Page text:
Da Lat Vietnam

Mountainous Retreats

  • Linh An Pagoda

    Linh An Pagoda is located in Nam Ban hamlet around 30km southwest of Dalat. At first glance this pagoda seems quite plain, apart from the two side Buddhas with many arms in the main hall. The true treasure though is the enormous white Buddha statue around the right side of the pagoda, which sports a massive cheeky grin.

  • Truc Lam Monastery

    Located on Phung Hoang Mountain, Truc Lam Monastery sits 5km out of Dalat, near Tuyen Lam Lake. It is best accessed by cable car. As a functioning Zen centre, the inner part of the monastery is closed to the public, so that the monastic practitioners can practice without distraction. The monastery is quite simple, but sits amidst beautiful scenery, with ...

  • Van Hanh Pagoda

    Most famous for their 79 foot-high golden Buddha statue, Van Hanh's property is a great place to walk around during the day with its surrounding green gardens and lush palm trees.

  • Bao Dai Summer Pal...

    Otherwise known as Palace Number 3, Bao Dai’s Summer Palace was used as a retreat by the family of King Bao Dai, the last king of Vietnam. Built from 1933 to 1938, the cube-like art deco exterior angled away from the entrance point, disguises the true size of the palace, which contains 25 rooms built within the colonial architectural framework. ...

  • The Railway Statio...

    Built in 1943, the recently renovated Dalat Railway Station has a quaint art deco style, with Vietnamese architectural elements. The interior features the original ticket windows. There is an original wood-burning steamer train on the tracks at the rear of the station. Originally the track ran 84 kilometres, linking Dalat with Thap Cham in Ninh Thuan Province and due to ...

  • The Dalat Palace

    The Dalat Palace was built between 1916 and 1922, although the architecture, concept and design were determined before the start of WW1. Originally called Langbiang Palace, the hotel faces the mountain of the same name and looks down on Xuan Huong Lake. Restoration work has retained the French-colonial style, with 1920’s desk lamps, authentic claw foot tubs and period furnishings. ...

  • It is also known as the Cherry Church as it was formerly surrounded by cherry trees and home to 50 Roman Catholic nuns of the Mission of Charity. The complex consists of the main church and two convents. Built from 1930 to 1943, the facade is designed as an isosceles triangle with small arched windows and a central rose-shaped window, typical of the 17th century French style. The Vietnamese arrangement of this church makes it different with the roof taking its design from the stilt houses of the central highland ethnic minorities. Today the nuns support themselves by making handicrafts ...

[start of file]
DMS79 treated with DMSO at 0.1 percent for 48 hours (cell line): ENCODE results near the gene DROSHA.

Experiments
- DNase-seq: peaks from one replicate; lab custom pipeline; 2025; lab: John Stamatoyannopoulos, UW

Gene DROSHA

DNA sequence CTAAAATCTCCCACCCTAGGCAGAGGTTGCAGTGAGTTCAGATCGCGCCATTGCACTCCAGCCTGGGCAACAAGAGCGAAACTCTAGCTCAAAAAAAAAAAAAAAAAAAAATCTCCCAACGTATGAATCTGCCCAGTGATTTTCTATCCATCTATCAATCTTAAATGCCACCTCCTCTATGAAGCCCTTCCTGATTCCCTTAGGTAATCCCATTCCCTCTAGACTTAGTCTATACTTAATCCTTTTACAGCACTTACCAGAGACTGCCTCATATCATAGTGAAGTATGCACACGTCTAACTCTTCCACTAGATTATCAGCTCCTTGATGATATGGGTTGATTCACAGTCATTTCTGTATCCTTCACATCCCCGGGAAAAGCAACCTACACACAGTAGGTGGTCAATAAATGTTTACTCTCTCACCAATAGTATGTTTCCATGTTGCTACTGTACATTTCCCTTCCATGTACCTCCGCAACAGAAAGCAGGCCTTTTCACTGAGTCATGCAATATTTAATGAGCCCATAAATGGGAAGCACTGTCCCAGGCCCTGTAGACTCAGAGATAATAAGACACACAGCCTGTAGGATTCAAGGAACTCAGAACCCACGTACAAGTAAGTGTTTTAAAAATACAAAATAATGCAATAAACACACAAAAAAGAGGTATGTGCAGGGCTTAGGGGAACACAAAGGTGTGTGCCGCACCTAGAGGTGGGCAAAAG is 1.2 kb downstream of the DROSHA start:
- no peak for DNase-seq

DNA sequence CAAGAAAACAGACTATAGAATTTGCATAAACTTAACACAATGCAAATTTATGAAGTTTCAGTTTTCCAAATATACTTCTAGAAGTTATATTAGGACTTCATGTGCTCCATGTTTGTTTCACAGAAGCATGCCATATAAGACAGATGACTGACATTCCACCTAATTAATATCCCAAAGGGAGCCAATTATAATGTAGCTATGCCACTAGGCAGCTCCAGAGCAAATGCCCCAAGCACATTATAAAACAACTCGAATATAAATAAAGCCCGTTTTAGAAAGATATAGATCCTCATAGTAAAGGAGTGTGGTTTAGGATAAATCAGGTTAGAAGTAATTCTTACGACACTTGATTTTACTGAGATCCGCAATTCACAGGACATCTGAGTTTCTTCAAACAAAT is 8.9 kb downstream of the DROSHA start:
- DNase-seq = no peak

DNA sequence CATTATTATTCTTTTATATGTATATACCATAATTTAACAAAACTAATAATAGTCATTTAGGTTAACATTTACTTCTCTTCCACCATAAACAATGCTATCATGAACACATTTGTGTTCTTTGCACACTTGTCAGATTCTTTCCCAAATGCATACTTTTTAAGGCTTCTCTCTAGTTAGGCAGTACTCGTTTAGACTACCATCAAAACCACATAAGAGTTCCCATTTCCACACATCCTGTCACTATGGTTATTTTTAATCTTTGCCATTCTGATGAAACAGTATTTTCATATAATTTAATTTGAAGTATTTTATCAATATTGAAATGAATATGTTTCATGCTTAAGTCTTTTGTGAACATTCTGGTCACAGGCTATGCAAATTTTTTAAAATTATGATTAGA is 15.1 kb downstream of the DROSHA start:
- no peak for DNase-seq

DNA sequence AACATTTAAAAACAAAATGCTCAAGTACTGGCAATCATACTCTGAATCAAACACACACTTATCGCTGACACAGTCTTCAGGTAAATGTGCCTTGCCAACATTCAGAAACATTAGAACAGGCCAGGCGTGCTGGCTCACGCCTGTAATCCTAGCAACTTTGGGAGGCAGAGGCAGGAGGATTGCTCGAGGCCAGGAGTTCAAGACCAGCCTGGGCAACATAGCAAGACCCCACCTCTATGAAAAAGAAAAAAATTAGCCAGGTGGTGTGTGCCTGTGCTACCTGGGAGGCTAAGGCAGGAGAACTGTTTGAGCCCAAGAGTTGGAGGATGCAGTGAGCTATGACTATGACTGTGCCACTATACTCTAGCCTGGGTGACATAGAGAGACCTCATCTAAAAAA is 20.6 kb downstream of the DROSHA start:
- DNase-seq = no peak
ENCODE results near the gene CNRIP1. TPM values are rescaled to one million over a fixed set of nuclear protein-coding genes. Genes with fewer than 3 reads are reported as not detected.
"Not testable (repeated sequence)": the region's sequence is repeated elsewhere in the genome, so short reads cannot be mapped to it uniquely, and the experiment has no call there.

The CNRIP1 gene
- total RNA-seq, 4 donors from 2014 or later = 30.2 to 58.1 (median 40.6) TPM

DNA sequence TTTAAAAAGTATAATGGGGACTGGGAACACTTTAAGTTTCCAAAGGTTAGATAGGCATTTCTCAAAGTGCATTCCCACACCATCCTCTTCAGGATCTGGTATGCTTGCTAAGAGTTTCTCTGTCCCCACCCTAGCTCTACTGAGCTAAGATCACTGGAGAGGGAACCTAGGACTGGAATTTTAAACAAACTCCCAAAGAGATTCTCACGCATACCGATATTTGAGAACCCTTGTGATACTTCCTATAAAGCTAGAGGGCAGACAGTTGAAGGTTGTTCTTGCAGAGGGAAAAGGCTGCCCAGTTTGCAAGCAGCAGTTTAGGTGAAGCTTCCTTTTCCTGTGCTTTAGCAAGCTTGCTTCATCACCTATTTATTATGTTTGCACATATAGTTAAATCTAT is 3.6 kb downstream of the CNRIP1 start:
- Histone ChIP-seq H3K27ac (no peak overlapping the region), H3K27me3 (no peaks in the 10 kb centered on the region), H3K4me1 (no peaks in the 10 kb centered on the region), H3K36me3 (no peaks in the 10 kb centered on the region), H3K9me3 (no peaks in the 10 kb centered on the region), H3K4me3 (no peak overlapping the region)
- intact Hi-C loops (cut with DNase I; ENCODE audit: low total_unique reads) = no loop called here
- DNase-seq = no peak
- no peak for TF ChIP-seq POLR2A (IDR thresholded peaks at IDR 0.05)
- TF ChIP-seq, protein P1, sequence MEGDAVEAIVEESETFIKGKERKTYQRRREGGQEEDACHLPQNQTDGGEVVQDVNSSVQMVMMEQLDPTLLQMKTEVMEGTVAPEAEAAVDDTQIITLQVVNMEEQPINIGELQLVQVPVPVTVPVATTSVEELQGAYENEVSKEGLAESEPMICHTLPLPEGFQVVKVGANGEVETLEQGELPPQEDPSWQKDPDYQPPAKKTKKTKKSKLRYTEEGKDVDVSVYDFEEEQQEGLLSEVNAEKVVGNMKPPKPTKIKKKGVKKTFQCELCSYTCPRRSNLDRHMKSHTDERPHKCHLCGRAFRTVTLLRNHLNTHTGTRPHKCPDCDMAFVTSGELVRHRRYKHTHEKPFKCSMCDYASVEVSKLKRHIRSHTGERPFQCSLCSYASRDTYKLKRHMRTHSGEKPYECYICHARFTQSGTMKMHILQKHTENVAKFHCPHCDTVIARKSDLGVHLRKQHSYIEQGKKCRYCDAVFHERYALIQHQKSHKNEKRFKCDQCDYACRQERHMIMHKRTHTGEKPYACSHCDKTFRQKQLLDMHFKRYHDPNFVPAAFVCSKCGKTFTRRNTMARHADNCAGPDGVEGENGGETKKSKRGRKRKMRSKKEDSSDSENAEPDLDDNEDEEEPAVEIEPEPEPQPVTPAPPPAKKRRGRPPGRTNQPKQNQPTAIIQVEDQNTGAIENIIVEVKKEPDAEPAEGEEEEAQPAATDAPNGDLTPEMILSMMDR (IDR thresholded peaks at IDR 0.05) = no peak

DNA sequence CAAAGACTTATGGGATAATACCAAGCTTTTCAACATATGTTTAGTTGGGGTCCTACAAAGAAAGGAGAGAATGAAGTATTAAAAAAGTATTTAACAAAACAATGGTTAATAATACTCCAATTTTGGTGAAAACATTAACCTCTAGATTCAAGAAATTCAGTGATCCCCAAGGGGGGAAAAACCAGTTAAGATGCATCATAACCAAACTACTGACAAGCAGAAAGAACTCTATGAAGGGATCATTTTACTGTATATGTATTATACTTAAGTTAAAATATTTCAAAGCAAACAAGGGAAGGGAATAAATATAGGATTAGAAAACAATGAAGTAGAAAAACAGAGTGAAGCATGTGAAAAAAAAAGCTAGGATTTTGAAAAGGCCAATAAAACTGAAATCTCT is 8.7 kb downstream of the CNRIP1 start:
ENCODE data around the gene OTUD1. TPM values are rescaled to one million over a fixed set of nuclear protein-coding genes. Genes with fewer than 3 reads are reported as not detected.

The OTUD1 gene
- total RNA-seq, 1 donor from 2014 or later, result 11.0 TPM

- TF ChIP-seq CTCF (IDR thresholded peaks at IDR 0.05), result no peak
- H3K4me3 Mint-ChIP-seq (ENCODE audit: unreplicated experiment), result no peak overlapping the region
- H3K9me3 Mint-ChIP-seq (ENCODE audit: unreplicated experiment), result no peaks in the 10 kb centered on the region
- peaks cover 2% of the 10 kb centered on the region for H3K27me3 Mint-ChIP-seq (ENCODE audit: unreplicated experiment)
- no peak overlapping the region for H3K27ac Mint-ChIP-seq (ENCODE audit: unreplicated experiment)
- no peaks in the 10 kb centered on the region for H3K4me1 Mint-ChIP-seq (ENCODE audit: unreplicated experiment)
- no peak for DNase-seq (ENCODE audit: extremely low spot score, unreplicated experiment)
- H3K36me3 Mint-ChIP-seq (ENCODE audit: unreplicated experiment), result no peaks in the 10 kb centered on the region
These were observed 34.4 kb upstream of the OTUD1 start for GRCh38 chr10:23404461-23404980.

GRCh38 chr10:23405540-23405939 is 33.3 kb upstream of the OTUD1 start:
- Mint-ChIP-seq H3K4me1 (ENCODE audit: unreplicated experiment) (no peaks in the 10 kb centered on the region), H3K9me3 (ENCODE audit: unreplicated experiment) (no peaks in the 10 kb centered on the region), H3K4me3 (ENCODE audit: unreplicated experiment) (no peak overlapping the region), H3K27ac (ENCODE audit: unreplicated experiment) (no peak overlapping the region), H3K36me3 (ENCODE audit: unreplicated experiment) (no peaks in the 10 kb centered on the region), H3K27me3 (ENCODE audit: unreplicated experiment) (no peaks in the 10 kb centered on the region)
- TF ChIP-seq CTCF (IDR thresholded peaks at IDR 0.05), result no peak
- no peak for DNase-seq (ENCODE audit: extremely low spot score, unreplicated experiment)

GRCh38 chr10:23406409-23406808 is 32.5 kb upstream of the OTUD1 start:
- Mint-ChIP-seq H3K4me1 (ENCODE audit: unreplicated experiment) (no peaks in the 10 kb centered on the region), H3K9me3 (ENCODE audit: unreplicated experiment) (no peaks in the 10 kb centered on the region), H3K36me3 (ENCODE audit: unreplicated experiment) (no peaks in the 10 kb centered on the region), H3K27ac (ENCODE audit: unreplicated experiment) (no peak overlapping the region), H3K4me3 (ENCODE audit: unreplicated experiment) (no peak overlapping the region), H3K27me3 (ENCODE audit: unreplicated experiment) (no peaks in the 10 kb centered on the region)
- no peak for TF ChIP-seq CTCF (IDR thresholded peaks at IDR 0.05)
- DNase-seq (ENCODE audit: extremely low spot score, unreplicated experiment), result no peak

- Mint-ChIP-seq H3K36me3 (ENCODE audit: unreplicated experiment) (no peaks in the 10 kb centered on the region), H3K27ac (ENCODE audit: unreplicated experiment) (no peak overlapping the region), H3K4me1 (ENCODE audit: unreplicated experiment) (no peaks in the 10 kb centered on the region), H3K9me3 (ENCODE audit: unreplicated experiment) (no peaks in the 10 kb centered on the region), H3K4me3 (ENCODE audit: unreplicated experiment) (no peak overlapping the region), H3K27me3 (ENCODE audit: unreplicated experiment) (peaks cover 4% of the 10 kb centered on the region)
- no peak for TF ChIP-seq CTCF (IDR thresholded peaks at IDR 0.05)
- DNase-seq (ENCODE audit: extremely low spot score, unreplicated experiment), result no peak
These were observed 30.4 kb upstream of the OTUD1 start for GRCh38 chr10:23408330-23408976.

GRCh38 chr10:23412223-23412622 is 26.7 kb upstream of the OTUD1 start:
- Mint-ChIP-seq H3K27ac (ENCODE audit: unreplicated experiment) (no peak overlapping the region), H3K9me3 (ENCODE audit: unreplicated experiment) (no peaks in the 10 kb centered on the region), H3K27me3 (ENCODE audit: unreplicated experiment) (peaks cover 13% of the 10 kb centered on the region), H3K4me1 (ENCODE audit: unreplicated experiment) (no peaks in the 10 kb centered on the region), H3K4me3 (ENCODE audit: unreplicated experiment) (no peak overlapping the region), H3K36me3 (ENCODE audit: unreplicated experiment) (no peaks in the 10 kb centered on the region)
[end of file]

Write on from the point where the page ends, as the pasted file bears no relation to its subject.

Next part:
• It is Vietnam’s Central Highlands most interesting and well-known Christian centre. Built in 1931 in the style of the Roman Church, with the bell tower reaching 47 metres, it is the highest in south Vietnam providing a city centre landmark. It was originally built for use by French colonial residents and holiday-makers alike. The Cathedral was funded by donations gathered by Father Nicolas, the Catholic priest of Dalat. The church itself is rarely open outside of mass times. Mass is held at 5.15am and 5.15pm Monday to Saturday and 5.15am, 7.00am, 8.30am, 2.30pm ...

  • The Dalat Market represents the heart of Dalat, sitting in the city centre. Local fresh produce such as artichokes, dried fruits, vegetables and lots more are available here throughout the day, and in the evening the roads around the market are closed to traffic and the market spills on to the surrounding streets.

  • Even if embroidery is not your thing, the artworks at XQ Village will impress. What appear to be detailed paintings are actually hand embroidered works, delicately stitched on site. Laid out like an art gallery, XQ offers the finest examples of Vietnamese embroidery. 

    XQ branches are present all over Vietnam, from Hanoi, Hue, Hoi An, Danang, Nha Trang to Ho Chi Minh City.

  • This stunning temple is one of the only that practices Cao Dai syncretism-combining different religious beliefs that would otherwise be considered contradictory. Catholicism, Buddhism and Hinduism are all incorporated, honouring the principle of a singular God. The name Cao Dai translates to 'a high place', which accurately describes the architecture, high ceilings that combine elements of pagodas and churches.

Travel Blog

Blog Discover Dalat, Vietnam Posted Feb. 12, 2014 in category attractions by vinhdao
Blog How to plan a romantic getaway to Dalat? Posted Feb. 12, 2014 in category attractions by editor
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